LONDON (Reuters) – The novel coronavirus outbreak has caused as many as 41,000 deaths in the United Kingdom, according to a Financial Times analysis of statistics office data.
Cyclists are seen wearing protective face masks in Battersea Park during the spread of the coronavirus disease (COVID-19), in London, Britain April 21, 2020. REUTERS/Dylan Martinez
The FT extrapolation is based on the number of all fatalities in official data recorded recently that have exceeded the usual average. These figures include deaths that occurred outside hospitals.
The latest hospital death data show 17,337 people have died after testing positive for coronavirus across the United Kingdom as of this Monday.
But right now the true death toll from COVID-19 – the respiratory disease caused by the coronavirus – is likely to be more than double this, based on the FT’s analysis of excess deaths in recent data.
On Tuesday the Office for National Statistics reported that 18,516 people died in England and Wales in the week ending April 10, or 7,966 more than the five-year average.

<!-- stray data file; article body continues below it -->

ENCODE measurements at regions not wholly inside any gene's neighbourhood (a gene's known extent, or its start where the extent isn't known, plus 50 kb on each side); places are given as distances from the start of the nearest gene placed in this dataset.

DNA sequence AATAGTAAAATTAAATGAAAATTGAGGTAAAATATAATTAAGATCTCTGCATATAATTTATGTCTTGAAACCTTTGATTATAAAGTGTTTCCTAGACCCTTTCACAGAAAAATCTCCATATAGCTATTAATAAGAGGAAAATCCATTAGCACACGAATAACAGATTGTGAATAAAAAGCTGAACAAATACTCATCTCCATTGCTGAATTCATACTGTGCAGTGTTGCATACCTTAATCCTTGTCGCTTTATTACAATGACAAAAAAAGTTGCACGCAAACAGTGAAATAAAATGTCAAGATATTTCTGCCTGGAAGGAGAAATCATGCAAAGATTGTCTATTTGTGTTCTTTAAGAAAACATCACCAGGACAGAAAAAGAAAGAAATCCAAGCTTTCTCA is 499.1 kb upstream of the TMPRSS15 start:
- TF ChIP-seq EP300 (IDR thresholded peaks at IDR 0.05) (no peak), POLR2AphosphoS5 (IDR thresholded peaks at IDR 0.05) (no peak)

While the ONS records mentions of COVID-19 in death certificates, the sheer volume of extra total deaths – including those that do not mention COVID-19 – means that the true toll from the disease is being undercounted, according to the FT analysis.
This indicates the “real” death toll from the coronavirus is now running around 41,000.
The ONS data on Tuesday provided concrete examples of the under-reporting of COVID-19 deaths.
The statistics showed deaths in care homes had doubled over recent weeks, but only 17% of the death certificates mentioned COVID-19.
Cambridge professor David Spiegelhalter told the FT that it was not credible that these extra deaths could mostly come as a result of indirect effects from the coronavirus lockdown, such as seriously ill people avoiding hospital.
“There is no suggestion that the collateral damage – however large it is – is anything like as big as the harm from Covid,” Spiegelhalter said.
When asked about the 41,000 death figure from the FT, Helen Whately, a junior health and social care minister, said: “That is not a figure that I recognise.”
“We know that people are dying in care homes and we know that more people than usual are dying in care homes,” Whately said, adding that the government would next week publish data on deaths in care homes.
Reporting by Guy Faulconbridge and Andy Bruce, editing by Estelle Shirbon and Angus MacSwan